Holiday celebrations are in full swing. There are office parties, Chanukah parties and Christmas celebrations, all culminating for the granddaddy of them all ‚Äî New Year‚Äôs Eve. How can you maintain a healthful lifestyle this time of year and still enjoy yourself without the gift of a double chin?
I‚Äôve compiled a few strategies to help you survive the holiday excess without feeling deprived or guilty for allowing yourself to indulge now and then.
One way to prevent the extra weight gain this time of year is to think about what the holidays represent to you. This will clarify your values for the holidays and put food in perspective. When people truly think about what the holidays mean to them it‚Äôs more about spending time with family and friends, giving and receiving, and family traditions than the actual food.
Balance indulgences, portions
You don‚Äôt need to deprive yourself during these festive times, just balance your indulgences with healthful options and portions. It‚Äôs what you do the majority of the time that counts. Knowing that you have holiday plans and celebrations on certain days can help you balance the rest of the week. If you maintain your usual diet and exercise routine five out of the seven days, you may indulge at a party or celebration over the weekend.
But if you find yourself snacking on holiday treats from the office or downing the seasonal eggnog lattes in addition to holiday celebrations on three or more days, you will gain weight.
Always plan ahead
Never go to a party hungry. Before you go to a holiday party, eat a healthy snack to curb your appetite. Try half a cup of low-fat cottage cheese or yogurt and fruit or some veggies and low fat dip or hummus. This small effort can save you hundreds of unwanted calories by arming you with the protection to be more selective and mindful of your appetizer choices.
Make half your plate fruits and/or vegetables.¬† Whether you are at a luncheon, dinner or a buffet celebration, build half your plate with salad and vegetables. This will ensure that half the calories you consume will most likely be lower in total fat and saturated fat. Survey the buffet before you start building your plate with the most healthful options first and then sample size portions of the richer foods.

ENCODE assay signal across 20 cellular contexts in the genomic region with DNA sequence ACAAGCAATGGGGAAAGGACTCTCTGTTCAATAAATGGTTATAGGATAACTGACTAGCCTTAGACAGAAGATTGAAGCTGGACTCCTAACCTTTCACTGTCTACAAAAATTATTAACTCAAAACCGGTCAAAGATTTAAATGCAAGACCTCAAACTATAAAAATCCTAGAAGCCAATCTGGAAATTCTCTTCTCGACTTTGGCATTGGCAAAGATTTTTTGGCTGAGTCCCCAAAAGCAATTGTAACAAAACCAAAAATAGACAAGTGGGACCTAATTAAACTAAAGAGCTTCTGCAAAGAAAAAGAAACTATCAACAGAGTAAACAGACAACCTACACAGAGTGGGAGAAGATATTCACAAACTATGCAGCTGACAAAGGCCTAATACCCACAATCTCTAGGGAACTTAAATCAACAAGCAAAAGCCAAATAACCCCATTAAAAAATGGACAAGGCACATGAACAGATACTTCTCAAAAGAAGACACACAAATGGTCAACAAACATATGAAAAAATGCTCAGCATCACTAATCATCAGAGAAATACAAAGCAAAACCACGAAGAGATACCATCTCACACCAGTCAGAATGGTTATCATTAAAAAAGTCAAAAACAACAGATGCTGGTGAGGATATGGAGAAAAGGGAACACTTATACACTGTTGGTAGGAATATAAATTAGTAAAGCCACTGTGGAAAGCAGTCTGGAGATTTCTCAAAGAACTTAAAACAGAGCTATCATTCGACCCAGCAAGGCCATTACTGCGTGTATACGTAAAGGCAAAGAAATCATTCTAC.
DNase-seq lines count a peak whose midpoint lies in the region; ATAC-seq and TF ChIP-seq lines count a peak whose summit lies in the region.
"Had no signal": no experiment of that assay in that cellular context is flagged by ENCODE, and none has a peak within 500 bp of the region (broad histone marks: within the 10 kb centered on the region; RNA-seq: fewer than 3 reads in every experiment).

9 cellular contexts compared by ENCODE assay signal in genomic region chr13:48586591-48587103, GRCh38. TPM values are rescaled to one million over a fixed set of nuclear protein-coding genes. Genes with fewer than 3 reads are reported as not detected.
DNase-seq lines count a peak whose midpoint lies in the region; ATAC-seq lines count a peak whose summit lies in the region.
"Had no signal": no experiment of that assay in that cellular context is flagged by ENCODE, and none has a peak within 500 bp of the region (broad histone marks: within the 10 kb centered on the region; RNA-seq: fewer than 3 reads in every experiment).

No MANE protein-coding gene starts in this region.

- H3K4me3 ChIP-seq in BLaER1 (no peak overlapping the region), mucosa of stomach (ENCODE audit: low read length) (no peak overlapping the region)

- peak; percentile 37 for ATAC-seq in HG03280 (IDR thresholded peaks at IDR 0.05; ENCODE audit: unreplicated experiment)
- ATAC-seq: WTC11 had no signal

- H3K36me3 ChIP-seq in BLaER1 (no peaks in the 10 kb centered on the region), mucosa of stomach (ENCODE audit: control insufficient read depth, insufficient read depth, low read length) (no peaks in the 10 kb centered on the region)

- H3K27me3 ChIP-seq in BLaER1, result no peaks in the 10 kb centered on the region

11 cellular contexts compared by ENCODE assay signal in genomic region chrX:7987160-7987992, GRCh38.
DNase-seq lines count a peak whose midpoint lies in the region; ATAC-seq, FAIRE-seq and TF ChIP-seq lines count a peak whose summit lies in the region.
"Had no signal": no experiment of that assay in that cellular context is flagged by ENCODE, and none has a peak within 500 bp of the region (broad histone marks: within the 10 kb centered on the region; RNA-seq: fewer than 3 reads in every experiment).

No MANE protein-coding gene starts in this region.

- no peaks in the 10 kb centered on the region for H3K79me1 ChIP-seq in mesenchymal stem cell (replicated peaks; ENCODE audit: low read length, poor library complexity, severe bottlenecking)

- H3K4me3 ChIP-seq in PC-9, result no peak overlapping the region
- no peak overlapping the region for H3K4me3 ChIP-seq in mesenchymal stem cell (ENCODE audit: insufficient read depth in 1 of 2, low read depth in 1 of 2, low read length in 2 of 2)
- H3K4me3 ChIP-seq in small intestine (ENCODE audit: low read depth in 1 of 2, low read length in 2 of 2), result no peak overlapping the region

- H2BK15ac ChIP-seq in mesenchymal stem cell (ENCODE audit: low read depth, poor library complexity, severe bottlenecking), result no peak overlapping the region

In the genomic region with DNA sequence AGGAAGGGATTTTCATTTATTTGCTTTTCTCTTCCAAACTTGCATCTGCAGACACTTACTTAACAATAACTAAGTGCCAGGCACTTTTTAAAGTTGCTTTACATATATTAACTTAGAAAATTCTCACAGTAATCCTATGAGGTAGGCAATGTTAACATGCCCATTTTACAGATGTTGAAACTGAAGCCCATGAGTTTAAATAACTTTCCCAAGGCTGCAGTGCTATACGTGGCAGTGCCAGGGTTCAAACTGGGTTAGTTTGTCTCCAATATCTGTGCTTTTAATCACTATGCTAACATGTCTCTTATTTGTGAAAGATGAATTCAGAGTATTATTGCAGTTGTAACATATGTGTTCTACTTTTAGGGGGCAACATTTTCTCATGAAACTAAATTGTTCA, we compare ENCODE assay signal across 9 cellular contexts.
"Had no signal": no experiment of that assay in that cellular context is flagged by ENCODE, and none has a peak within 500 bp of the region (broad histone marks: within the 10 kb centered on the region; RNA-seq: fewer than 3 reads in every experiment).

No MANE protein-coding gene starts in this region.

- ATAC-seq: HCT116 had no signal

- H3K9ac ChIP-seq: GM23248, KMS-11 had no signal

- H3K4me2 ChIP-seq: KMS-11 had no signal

Watch the drinks
Alcohol and holiday punches and nogs can be a major source of hidden calories. A single shot of liquor, about 2 ounces, is nearly 125 calories. A 5-ounce glass of wine or a 12-ounce glass of beer is about 160. Sweet mixed drinks can be 250 to 400 calories. Try to alternate between non-alcoholic, calorie-free drinks and lighter cocktails.
Avoid the sauces, heavy dips
Steer clear of sauces and dips made from cream, half-and-half, or full fat sour cream. Use oil and vinegar,¬†vinaigrettes or low-fat dressings and dips.¬† Take the sauces or dressings on the side and use the fork-dip method to moderate the amount you use with your meal.
As you celebrate this time of year, remember the true meaning of the holidays. Approach each day with a positive mindset and try some new techniques that can translate into healthier choices and less regrets after the New Year.
Low fat sour cream spinach dip
(4 Tablespoons):¬† Calories 35; Fat 1g (2% of DV); Sat. Fat 0.5g (3% of DV); Cholesterol 5mg (2% of DV); Sodium 70mg (3%); Carbohydrates 4g (1% of DV); Fiber 1g (4% of DV); Sugar 2g; Protein 3 g.
1 cup Greek yogurt 0% fat
1/4 cup low fat cream cheese
1 cup chopped frozen spinach
1/3 cup chopped water chestnuts
1/3 cup chopped red bell pepper
1 packet Simply Organic French onion or ranch dip mix (available at Whole Foods)
Mix all ingredients together and chill in refrigerator for 30 minutes before serving.
For a quick, low-calorie snack, I like to halve and hollow out a Persian cucumber (spoon out the seeds) and fill each half with 1 tablespoon of dip and serve with a few whole-grain crackers. This is a tasty anytime snack that is loaded with flavor and very filling for only 150 calories. Enjoy!
Lori Salerno, M.S., R.D., C.P.T. is a registered dietitian and certified personal trainer who provides medical nutrition therapy to groups and individuals in Santa Monica and recipe and menu analysis for restaurants nationwide. Contact her at www.eatwelldailynutrition.com.